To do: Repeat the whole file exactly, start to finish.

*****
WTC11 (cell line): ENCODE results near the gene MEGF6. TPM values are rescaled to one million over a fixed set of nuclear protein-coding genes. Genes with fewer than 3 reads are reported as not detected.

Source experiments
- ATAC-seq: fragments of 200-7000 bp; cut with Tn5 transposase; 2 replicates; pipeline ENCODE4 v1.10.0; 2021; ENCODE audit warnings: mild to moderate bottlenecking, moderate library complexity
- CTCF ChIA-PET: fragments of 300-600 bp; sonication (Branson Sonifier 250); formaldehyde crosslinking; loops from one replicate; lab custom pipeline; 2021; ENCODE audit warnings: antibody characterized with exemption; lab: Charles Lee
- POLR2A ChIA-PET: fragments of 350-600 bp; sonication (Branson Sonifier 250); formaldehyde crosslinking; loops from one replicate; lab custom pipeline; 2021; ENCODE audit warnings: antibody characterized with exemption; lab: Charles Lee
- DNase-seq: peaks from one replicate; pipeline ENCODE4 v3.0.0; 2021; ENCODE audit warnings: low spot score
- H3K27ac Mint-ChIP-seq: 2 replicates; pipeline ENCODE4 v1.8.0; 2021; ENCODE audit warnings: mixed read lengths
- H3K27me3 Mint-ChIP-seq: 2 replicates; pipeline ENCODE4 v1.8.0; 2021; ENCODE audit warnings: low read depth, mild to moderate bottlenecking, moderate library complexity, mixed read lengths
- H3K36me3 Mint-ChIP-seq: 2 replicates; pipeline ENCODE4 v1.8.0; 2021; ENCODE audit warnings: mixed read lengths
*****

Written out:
WTC11 (cell line): ENCODE results near the gene MEGF6. TPM values are rescaled to one million over a fixed set of nuclear protein-coding genes. Genes with fewer than 3 reads are reported as not detected.

Source experiments
- ATAC-seq: fragments of 200-7000 bp; cut with Tn5 transposase; 2 replicates; pipeline ENCODE4 v1.10.0; 2021; ENCODE audit warnings: mild to moderate bottlenecking, moderate library complexity
- CTCF ChIA-PET: fragments of 300-600 bp; sonication (Branson Sonifier 250); formaldehyde crosslinking; loops from one replicate; lab custom pipeline; 2021; ENCODE audit warnings: antibody characterized with exemption; lab: Charles Lee
- POLR2A ChIA-PET: fragments of 350-600 bp; sonication (Branson Sonifier 250); formaldehyde crosslinking; loops from one replicate; lab custom pipeline; 2021; ENCODE audit warnings: antibody characterized with exemption; lab: Charles Lee
- DNase-seq: peaks from one replicate; pipeline ENCODE4 v3.0.0; 2021; ENCODE audit warnings: low spot score
- H3K27ac Mint-ChIP-seq: 2 replicates; pipeline ENCODE4 v1.8.0; 2021; ENCODE audit warnings: mixed read lengths
- H3K27me3 Mint-ChIP-seq: 2 replicates; pipeline ENCODE4 v1.8.0; 2021; ENCODE audit warnings: low read depth, mild to moderate bottlenecking, moderate library complexity, mixed read lengths
- H3K36me3 Mint-ChIP-seq: 2 replicates; pipeline ENCODE4 v1.8.0; 2021; ENCODE audit warnings: mixed read lengths